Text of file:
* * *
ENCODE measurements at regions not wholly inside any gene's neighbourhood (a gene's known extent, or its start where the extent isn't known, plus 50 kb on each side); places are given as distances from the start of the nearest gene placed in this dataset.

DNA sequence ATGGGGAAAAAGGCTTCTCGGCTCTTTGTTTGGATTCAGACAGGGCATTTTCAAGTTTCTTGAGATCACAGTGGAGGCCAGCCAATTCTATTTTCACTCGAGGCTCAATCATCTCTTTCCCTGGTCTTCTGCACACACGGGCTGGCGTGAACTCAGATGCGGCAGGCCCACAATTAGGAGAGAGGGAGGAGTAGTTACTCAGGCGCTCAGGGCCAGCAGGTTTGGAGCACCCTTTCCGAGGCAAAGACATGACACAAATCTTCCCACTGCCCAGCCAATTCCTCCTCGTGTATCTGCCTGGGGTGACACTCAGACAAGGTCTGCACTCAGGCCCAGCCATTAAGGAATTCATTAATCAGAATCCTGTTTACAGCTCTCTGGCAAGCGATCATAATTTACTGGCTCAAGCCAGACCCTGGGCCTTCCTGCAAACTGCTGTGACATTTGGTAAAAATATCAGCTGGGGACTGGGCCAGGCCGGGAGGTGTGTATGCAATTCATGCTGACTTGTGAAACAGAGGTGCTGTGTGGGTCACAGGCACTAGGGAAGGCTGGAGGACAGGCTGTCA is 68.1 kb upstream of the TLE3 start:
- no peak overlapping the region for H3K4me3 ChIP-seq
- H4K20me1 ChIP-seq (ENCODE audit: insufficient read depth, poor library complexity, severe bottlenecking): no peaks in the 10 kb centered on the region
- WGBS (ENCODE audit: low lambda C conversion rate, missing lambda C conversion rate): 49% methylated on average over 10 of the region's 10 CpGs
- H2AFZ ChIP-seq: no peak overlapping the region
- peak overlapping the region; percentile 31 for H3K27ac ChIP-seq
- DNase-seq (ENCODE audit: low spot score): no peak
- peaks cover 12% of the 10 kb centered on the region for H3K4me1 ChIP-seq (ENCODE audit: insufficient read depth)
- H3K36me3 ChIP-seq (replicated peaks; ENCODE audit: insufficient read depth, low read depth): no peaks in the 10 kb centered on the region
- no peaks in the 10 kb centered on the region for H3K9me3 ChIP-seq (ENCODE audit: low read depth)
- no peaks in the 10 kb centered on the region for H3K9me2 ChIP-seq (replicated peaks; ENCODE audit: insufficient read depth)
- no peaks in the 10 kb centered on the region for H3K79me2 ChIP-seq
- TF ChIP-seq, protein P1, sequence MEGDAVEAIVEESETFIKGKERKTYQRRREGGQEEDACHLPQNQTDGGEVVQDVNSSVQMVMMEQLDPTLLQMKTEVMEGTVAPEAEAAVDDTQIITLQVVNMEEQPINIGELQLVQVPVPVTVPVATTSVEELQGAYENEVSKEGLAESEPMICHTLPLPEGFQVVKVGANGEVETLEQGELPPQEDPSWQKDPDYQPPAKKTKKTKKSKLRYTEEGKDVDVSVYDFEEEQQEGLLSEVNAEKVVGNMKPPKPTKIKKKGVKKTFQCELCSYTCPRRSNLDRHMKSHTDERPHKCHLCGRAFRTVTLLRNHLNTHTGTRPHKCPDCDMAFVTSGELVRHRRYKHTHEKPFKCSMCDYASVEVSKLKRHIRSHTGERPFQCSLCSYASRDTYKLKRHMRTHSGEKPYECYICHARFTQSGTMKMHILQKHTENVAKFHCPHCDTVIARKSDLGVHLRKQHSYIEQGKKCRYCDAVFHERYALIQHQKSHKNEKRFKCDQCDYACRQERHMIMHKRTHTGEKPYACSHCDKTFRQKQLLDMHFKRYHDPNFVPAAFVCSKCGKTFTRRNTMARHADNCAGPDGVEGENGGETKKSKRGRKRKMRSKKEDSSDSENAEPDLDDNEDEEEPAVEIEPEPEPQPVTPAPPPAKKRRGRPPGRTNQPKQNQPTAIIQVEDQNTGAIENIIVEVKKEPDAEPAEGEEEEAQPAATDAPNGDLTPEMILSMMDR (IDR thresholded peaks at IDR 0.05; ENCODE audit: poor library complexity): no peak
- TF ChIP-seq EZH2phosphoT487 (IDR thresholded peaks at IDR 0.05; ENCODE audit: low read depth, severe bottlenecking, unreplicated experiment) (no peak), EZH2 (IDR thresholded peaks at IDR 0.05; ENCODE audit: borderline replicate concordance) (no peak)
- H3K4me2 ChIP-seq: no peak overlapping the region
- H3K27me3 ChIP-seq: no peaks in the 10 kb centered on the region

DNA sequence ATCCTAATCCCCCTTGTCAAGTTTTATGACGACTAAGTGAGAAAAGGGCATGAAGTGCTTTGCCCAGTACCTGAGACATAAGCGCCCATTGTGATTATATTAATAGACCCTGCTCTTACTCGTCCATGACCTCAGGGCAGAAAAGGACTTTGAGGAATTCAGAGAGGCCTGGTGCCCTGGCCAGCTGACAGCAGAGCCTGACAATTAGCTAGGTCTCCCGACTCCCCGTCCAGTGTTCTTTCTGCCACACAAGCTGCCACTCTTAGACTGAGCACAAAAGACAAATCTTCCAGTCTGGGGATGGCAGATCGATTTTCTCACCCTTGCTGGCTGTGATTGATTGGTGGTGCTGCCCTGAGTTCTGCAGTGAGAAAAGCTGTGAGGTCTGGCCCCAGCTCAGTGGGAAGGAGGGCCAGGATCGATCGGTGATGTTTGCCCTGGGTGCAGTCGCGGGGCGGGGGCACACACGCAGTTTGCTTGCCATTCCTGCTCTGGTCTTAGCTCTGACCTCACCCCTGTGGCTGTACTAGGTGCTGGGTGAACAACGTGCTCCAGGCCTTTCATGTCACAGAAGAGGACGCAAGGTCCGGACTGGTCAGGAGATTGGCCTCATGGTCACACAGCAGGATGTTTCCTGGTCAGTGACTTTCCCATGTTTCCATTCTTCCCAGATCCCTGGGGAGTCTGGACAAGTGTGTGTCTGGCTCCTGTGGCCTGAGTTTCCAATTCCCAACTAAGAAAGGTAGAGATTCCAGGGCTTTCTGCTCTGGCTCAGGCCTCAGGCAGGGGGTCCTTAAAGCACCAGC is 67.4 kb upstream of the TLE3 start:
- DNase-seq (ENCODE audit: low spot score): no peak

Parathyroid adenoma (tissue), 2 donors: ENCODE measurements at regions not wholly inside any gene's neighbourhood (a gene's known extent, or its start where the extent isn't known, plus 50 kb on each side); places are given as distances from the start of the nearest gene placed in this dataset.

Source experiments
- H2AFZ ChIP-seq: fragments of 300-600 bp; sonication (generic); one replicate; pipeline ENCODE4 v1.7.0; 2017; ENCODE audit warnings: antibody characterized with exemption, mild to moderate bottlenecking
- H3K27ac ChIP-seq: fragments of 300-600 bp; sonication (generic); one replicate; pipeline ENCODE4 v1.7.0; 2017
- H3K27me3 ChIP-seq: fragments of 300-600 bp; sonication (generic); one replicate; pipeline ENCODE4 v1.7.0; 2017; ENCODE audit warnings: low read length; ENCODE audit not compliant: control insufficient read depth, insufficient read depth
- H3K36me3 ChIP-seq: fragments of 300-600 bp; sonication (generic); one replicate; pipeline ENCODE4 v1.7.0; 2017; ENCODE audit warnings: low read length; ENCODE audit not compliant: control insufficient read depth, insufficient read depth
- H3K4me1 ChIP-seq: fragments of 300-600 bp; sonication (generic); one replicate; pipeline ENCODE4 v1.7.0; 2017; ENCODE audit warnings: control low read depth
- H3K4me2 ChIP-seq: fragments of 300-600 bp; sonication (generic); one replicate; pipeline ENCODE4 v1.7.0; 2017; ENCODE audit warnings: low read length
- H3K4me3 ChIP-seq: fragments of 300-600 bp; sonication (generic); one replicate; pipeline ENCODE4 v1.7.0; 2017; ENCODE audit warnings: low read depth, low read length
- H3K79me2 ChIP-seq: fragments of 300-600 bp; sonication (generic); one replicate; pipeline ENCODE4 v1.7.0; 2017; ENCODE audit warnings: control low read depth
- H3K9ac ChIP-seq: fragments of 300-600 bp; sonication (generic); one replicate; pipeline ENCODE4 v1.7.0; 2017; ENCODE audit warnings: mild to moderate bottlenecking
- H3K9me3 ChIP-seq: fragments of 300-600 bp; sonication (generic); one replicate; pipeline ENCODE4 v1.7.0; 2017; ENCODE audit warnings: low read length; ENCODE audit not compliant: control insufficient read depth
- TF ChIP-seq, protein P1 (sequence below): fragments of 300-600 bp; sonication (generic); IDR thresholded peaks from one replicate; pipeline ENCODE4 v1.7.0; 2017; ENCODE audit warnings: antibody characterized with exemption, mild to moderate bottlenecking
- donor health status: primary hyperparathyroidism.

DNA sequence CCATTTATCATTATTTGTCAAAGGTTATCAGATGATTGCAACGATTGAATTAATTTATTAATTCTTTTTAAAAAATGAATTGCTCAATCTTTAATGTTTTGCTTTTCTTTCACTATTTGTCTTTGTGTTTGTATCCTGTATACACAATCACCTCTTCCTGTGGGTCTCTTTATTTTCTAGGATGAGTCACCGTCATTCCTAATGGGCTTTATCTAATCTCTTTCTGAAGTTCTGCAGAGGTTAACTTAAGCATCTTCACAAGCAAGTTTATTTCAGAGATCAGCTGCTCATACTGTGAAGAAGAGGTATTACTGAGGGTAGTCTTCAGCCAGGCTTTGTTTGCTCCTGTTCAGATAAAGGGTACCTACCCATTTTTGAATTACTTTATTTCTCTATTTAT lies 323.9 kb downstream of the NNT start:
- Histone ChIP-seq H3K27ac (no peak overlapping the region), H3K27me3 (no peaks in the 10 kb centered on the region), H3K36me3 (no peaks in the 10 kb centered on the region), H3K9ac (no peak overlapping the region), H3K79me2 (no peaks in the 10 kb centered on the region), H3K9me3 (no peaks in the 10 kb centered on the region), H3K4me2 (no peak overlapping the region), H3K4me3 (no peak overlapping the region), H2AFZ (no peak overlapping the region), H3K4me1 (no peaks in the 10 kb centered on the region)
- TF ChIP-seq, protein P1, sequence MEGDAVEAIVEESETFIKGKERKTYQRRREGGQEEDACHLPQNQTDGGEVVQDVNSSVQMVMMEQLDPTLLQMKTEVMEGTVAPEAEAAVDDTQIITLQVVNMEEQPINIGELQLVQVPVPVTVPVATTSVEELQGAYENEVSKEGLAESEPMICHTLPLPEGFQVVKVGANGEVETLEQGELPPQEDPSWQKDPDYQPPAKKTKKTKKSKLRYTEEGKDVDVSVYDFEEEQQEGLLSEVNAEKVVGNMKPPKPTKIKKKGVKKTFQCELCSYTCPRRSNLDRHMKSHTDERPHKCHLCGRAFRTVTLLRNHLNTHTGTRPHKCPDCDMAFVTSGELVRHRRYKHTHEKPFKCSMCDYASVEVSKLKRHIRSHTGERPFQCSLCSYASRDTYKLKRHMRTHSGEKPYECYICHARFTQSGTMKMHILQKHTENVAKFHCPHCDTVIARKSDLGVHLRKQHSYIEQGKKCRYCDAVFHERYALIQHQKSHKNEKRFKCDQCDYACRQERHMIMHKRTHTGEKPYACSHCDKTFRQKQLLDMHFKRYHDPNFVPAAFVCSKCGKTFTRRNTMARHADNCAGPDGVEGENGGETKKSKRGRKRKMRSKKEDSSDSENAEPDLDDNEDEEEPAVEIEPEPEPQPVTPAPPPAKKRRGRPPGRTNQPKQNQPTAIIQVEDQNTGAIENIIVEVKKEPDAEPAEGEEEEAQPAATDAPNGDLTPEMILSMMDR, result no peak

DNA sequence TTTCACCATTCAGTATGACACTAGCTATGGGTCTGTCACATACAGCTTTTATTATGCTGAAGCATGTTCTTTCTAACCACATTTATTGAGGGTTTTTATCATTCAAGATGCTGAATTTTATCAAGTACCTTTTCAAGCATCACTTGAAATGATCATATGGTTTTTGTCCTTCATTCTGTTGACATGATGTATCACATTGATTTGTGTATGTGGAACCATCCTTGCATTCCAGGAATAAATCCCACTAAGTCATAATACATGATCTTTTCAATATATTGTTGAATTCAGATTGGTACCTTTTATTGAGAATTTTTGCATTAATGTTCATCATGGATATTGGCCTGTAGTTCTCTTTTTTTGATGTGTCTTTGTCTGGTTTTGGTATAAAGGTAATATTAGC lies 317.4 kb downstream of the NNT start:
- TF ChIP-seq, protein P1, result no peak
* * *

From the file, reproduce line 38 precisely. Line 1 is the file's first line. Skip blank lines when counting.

- TF ChIP-seq, protein P1, result no peak